File:Ecliptic path.jpg
In this diagram, the sun appears to move against the background of the stars along the red line, the ecliptic, while the white line marks the celestial equator -- the imaginary line through space that is merely the extension of the Earth's equator.  The two points where the red and white lines are at greatest divergence are the solstices, while the two points where the red and white lines cross are the two equinoxes.  The yellow line shows what the sun would appear to be in front of from the Earth, the Constellation Pisces, at the vernal equinox.

I leave you, then, with the words of St. John the Baptist:  "Illum oportet crescere, me autem minui."   "He must increase: but I must decrease."

Live well!

Thursday, June 15, 2017

Corpus Christi: The Body of Christ

Today, the Thursday after Trinity Sunday, is the traditional date of the great Feast of Corpus Christi.  It seems a good moment to pause and reflect upon the Doctrine of the Blessed Sacrament.  It is, of course, Catholic and Orthodox belief, as it has been since the time of Christ, that the Blessed Sacrament is not merely a symbol of Christ, but is actually, truly and substantially, Christ Himself, but with the accidents, or appearances, of bread and wine remaining.  This change of substance without the accompanying change in accidents is called transubstantiation.  Before examining some texts from the Sacred Scriptures and from Christian history on the subject, you should note the following two links, and the Gregorian Chant Sequence of the Feast:

For more on the history of this great feast:
Old Catholic Encyclopedia: Corpus Christi

...for some more on the customs of the day:
Fisheaters: Corpus Christi

...and the Sequence for the Feast, Lauda Sion:

File:Juan de Juanes 002.jpg
Christ with the Eucharist, by Vicente Juan Masip (+1545AD):

What basis in Scripture and in the history of Christian practice is there for this belief?  Let us take a look.

Turning first to the Holy Gospel according to St. Mark (14:22-24), we recall the Last Supper of Our Lord:
"And whilst they were eating, Jesus took bread; and blessing, broke, and gave to them, and said: Take ye.  This is my body.  And having taken the chalice, giving thanks, he gave it to them.  And they all drank of it.  And he said to them:  This is my blood of the new testament, which shall be shed for many."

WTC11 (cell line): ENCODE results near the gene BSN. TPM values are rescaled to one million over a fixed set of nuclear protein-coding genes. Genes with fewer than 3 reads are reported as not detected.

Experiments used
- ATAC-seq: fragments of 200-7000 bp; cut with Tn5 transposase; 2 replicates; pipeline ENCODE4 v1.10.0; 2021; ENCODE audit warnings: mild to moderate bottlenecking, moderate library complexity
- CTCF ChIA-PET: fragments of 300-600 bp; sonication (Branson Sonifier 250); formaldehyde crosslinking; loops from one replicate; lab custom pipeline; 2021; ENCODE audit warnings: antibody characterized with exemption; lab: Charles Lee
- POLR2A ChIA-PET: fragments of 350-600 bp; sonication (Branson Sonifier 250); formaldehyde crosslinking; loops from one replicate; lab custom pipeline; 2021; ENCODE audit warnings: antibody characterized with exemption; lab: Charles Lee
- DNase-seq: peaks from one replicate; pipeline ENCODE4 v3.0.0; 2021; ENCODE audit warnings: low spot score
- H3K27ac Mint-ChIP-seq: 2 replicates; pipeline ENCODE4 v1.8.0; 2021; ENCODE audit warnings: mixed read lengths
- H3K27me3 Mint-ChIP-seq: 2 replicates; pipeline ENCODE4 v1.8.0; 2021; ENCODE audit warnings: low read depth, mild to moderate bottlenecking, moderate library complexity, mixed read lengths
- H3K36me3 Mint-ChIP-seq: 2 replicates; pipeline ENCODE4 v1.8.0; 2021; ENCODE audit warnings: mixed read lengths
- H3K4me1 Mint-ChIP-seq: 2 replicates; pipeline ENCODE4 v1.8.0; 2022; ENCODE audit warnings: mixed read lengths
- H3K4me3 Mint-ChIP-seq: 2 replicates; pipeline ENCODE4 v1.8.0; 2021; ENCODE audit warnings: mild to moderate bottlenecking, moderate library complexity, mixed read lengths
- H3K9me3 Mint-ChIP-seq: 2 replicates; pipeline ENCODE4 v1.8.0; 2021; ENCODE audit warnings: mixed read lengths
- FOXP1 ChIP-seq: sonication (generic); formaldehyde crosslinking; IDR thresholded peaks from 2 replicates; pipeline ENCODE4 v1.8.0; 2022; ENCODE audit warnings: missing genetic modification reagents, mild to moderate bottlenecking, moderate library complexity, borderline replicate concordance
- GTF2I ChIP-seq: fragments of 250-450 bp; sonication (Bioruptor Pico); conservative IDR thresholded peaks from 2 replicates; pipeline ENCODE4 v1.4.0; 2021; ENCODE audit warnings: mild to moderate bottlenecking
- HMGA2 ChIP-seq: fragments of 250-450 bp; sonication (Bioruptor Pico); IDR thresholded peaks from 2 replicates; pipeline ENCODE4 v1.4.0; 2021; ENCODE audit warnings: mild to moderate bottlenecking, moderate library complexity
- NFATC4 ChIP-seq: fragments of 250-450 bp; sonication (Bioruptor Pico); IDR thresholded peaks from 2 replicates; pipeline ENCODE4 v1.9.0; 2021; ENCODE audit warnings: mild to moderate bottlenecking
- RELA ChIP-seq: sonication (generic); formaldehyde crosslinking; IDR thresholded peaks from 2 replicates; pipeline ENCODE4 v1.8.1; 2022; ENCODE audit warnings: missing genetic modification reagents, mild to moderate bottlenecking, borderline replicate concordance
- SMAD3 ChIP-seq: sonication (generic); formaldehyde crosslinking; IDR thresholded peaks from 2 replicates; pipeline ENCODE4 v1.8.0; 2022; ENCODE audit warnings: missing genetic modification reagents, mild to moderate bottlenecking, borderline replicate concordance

Our Lord, Jesus Christ, had earlier given some discourse on this matter, as we find in the 6th Chapter of the Gospel according to St. John (6:53-56, 61, 67-69):
"The Jews therefore strove among themselves, saying: How can this man give us his flesh to eat?  Then Jesus said to them:  Amen I say unto you: except you eat the flesh of the Son of man, and drink his blood, you shall not have life in you.  He that eateth my flesh, and drinketh my blood, hath everlasting life: and I will raise him up in the last day.  For my flesh is meat indeed: and my blood is drink indeed…Many therefore of his disciples, hearing it said: This saying is hard, and who can hear it?…After this many disciples went back; and walked no more with him.  Then Jesus said to the twelve: Will you also go away?  And Simon Peter answered him:  Lord, to whom shall we go?  Thou hast the words of eternal life."

St. Paul, in his first letter to the Corinthians (11:26-29) gives further explanation into this most sublime doctrine and practice:
"For as often as you shall eat this bread, and drink the chalice, you shall shew the death of the Lord, until he come.  Therefore whosoever shall eat this bread, or drink the chalice of the Lord unworthily, shall be guilty of the body and of the blood of the Lord.  But let a man prove himself: and so let him eat of that bread, and drink of the chalice.  For he that eateth and drinketh unworthily, eateth and drinketh judgment to himself, not discerning the body of the Lord."

It should be no surprise, then, that considering the basis in Sacred Scripture, Christians from the beginning would hold to this Real Presence of Christ in Holy Communion:

St. Ignatius of Antioch, in his “Letter to the Smyrnaeans”  (ca. 110AD) writes: "They [“They” refers to “those who hold heterodox opinions on the grace of Jesus Christ which has come to us.”] abstain from the Eucharist and from prayer, because they do not confess that the Eucharist is the Flesh of our Savior Jesus Christ, Flesh which suffered for our sins and which the Father, in His goodness, raised up again."

St. Justin Martyr, in his “First Apology” (between A.D. 148-155) writes: